In the meantime, Fannie and Freddie—whose market share has already surged to 60 percent of all new mortgages, up from 42 percent before the pandemic—will take on more risk for the federal government by guaranteeing even larger loans. If the Fed has to raise interest rates dramatically to respond to ever-increasing inflation, that move could precipitate a housing crisis, and a financial crisis, just like the ones that hit when mortgage rates began to rise in 2006-08. Once again, taxpayers—meaning you and me—could be left holding the bag.

Solutions, Not Bailouts

Fixing the problems in the housing market requires a threefold approach that addresses both demand for homes and the supply of housing stock:

  1. Ending the Fed’s quantitative easing, which has artificially lowered mortgage rates, stoking bidding wars by encouraging borrowers to take on bigger and bigger loans;
  2. Reforms to zoning and other laws that make it easier to build new homes or repurpose existing buildings (e.g., office and retail space) into homes and apartments; and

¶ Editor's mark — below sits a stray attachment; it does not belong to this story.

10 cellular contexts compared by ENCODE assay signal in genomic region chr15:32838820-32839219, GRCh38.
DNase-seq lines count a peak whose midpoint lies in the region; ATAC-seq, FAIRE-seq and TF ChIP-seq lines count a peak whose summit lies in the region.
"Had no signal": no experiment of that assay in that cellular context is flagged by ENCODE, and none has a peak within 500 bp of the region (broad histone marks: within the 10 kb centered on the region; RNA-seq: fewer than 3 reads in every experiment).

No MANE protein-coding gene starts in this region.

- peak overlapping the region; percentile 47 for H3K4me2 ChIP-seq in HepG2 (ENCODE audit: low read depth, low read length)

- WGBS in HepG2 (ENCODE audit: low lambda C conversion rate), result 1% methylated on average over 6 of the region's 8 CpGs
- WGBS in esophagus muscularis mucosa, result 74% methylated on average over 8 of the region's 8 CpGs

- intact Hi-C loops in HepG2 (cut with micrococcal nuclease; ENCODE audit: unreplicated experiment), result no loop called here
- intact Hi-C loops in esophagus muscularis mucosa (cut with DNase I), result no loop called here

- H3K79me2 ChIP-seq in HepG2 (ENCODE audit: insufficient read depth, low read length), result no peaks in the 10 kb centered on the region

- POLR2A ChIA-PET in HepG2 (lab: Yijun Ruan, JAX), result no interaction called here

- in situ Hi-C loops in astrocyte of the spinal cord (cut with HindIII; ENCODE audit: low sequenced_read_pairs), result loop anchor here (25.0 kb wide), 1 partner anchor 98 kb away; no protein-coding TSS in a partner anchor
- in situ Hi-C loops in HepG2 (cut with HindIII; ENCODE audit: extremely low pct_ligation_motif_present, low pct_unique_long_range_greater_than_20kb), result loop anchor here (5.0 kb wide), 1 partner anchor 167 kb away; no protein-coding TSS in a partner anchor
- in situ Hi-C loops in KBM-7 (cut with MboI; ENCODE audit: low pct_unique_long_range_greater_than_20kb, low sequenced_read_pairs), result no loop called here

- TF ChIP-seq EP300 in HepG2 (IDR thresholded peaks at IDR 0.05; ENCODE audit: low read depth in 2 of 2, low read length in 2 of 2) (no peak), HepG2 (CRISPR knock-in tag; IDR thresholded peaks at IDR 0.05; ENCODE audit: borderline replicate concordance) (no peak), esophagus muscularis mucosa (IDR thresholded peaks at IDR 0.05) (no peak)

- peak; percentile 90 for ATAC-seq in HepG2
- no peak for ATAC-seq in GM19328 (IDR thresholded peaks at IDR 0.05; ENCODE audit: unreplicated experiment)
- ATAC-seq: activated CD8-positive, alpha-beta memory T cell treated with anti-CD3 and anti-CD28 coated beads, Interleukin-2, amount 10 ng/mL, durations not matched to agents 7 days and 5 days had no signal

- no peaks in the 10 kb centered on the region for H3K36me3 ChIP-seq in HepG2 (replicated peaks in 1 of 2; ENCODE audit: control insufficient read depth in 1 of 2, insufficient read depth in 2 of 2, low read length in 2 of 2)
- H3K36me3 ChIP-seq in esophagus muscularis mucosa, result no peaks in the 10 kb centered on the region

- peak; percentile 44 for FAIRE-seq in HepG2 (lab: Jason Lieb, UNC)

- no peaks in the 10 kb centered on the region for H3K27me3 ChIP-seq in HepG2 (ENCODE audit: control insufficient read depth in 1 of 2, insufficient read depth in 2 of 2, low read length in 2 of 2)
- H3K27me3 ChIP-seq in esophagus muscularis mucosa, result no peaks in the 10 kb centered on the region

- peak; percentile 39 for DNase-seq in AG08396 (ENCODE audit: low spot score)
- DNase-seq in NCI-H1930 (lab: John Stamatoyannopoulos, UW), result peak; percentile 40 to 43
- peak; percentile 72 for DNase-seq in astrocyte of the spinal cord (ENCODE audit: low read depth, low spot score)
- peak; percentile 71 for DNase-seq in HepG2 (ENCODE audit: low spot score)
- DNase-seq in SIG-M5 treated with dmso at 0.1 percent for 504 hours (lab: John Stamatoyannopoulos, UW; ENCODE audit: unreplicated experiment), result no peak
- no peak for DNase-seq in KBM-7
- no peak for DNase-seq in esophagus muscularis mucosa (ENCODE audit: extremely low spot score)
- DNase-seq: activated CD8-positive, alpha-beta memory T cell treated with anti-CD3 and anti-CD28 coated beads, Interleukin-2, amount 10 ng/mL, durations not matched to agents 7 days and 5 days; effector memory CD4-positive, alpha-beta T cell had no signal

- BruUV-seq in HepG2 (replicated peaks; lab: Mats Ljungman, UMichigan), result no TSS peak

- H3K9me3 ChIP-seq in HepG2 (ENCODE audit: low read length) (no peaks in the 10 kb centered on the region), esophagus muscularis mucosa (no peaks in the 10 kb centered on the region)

3. An end to supply chain problems and other distortions that raise the price of supplies for homebuyers, such as the tariffs on Canadian lumber that the Biden administration recently doubled.

None of those actual solutions involve increasing loan limits for Fannie Mae and Freddie Mac. If borrowers feel they have to take on more financial risk to get a toe on the housing market, then by all means, have at it.

But taxpayers shouldn’t have to assume that risk as well, which they do currently with every mortgage Fannie and Freddie assume. A more sound housing policy would see Fannie and Freddie get wound down—a move that, when coupled with the steps above, would go a long way towards ending the “boom and bust” problems in the housing market that could leave taxpayers holding the bag for a second time in as many decades.